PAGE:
Interview: Polish Playwright Monika Milewska
Similar to many of our playwrights, Monika Milewska has many aspects to her work. In addition to wriing plays, she is also a poet, essayist, translator, anthropologist, and university professor. We are grateful she was able to find some time for a few questions about her plays.
WLPG: Was there something in particular that motivated you to start writing for young audiences?
Monika: It’s a funny story. My first play for children was written for . . . adults. When I was twenty I fell in love with the Witkacy Theatre, a legendary company in the Polish mountain town of Zakopane. I wrote, for them, a play entitled: “My Fairytale”, about a prince who wanted to become a king, but the crown was too large for his head. I handed the text to the Theater’s director and received no answer. Very disappointed. I sent the play to a young playwrights competition “Looking for a Polish Shakespeare” which I won and then to the Poland’s most influential drama review, “Dialog”. They answered me that the play is very good, but they don’t publish plays for. . . children. “Play for children?” – I wondered. – I wrote it for the adult audience”. At that time I got to know about the most important Polish drama contest organized by the Children’s Art Centre in Poznan. “My play is not for children, but anyway, I may try.” - thought I. I sent it and . . .I won! This is how my career started. Many years afterwards I found on the Internet photos from a spectacle based on “My Fairytale”. It was acted by pupils of a theatrical class… on the stage of Witkacy Theatre – for whom I originally wrote it - and it was its world premiere!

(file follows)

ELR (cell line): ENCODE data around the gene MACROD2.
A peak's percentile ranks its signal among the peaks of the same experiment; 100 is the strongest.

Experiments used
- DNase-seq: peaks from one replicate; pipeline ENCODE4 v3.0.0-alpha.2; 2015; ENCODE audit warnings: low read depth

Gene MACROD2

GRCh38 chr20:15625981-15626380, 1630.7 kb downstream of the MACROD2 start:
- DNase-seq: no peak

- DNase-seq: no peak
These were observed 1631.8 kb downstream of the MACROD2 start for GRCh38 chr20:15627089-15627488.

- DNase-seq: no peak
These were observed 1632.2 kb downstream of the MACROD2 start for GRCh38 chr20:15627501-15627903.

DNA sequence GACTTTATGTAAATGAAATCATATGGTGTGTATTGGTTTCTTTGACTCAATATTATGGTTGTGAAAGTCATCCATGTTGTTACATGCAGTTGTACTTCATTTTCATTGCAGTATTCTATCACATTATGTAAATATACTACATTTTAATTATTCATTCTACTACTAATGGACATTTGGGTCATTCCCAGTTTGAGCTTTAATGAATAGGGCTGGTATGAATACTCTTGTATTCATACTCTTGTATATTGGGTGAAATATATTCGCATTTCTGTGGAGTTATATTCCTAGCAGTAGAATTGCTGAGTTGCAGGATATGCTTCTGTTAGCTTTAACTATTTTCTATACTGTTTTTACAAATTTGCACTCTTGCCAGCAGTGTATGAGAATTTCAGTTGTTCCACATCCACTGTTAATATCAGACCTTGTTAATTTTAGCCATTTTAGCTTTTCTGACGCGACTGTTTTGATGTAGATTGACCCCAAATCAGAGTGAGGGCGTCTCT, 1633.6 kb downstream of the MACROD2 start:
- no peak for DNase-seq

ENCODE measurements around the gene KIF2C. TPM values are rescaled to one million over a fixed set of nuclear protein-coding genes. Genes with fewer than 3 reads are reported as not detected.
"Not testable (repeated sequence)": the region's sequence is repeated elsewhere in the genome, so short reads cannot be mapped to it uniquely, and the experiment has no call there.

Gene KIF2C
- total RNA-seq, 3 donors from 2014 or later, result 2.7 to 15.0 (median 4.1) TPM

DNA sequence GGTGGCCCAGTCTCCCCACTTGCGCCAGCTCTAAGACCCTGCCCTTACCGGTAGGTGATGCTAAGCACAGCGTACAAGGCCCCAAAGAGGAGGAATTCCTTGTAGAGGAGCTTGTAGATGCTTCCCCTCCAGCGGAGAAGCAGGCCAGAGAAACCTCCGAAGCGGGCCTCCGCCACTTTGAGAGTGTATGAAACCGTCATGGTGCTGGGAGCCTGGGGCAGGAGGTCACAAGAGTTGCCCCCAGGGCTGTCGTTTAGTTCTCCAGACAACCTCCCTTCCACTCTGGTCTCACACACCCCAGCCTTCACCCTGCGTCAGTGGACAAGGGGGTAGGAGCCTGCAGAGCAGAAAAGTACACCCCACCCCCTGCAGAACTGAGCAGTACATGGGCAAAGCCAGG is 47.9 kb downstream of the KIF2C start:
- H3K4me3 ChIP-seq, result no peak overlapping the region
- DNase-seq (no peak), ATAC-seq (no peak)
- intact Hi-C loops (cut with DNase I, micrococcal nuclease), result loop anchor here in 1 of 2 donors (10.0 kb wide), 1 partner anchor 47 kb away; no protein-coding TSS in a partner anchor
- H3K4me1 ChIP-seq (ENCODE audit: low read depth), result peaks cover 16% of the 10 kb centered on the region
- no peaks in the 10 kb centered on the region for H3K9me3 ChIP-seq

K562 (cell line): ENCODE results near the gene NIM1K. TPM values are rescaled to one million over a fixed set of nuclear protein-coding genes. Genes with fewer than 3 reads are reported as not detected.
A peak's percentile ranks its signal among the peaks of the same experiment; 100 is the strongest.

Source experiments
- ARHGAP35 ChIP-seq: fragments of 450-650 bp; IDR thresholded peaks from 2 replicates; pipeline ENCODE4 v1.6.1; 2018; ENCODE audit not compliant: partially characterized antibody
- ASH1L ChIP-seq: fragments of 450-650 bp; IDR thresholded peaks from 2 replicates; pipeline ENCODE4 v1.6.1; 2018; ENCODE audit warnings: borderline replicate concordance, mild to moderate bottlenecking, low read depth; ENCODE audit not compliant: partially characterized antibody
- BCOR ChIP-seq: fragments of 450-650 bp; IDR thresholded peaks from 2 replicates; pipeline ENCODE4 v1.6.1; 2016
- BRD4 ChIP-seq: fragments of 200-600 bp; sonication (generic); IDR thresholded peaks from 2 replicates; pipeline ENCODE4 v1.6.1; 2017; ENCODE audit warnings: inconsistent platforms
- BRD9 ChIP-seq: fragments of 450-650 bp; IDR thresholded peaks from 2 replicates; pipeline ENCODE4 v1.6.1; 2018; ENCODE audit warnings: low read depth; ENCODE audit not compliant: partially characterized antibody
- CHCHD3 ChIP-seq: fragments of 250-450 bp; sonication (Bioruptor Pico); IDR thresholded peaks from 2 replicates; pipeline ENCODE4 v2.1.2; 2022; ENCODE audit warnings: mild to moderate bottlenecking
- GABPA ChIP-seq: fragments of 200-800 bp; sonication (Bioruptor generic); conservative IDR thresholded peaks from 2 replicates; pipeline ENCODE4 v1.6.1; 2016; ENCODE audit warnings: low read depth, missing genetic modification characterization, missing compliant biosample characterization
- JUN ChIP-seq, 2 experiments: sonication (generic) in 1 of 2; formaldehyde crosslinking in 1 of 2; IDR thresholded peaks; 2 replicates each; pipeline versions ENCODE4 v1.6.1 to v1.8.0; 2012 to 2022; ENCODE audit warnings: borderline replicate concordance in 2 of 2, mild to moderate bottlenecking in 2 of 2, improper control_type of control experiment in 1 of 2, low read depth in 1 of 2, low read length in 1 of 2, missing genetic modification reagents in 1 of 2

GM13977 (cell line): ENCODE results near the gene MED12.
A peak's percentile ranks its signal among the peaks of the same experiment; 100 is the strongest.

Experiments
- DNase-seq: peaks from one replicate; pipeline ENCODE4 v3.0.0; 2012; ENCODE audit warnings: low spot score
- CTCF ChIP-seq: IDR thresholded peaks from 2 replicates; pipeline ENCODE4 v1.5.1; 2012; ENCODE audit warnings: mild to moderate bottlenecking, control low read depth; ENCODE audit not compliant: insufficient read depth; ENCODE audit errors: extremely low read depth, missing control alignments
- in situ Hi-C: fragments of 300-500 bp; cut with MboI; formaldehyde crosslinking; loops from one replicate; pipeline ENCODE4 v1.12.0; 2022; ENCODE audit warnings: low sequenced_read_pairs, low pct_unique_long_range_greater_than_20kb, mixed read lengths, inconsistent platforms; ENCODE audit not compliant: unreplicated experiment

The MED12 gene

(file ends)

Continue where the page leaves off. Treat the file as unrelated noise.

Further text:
WLPG: What is your typical writing process?
Monika: Each of my plays has a different story, different source of inspiration. For example I met once a nice squirrel in the park. She stared at me as if she wanted something: not a nut but a story about her. I was sure about it at that moment. I gave her a play with plenty of nuts at its end. The origins of another play “Adventures of the Famous Rodrig” were more sophisticated. During my doctoral studies I read articles of the famous American historian Hayden White. He wrote on medieval annalists who left gaps in their annals – there were years in which nothing interesting happened. It inspired me to invent a hero, a young knight, who wants to put down his name in such an empty year. His desire of fame brings him to a tragic end. The story of the play was much better. In October prof. Hayden White became doctor honoris causa of the University of Gdansk, where I work, and I had the opportunity to give him the English translation of my play which was very successfl in Poland.
WLPG: Is there any real difference between writing for young audiences and writing for adult audiences?
Monika: I think that there is not any real, fundamental difference between my plays destined for the children and adult audiences. What I am looking for in the theatre (and what is unfortunately more and more rare in it) is magic and metaphysics. And I try to write dramas which are like that: metaphysical and magical, regardless of the projected age of the spectator. Sometimes it is not even easy to determinate my audience. I think that the majority of my “children’s” plays – which are very philosophical – could be interesting for adults and – on the other hand – the best stage for many of my “adult” plays would be a puppet theatre.
WLPG: is there a question you would like to ask your fellow playwrights?
Monika: I would like to ask if the old folk and fairy tales can be still a good source of inspiration for contemporary playwrights.
WLPG: We welcome your responses. Please click on 'Post a comment' below.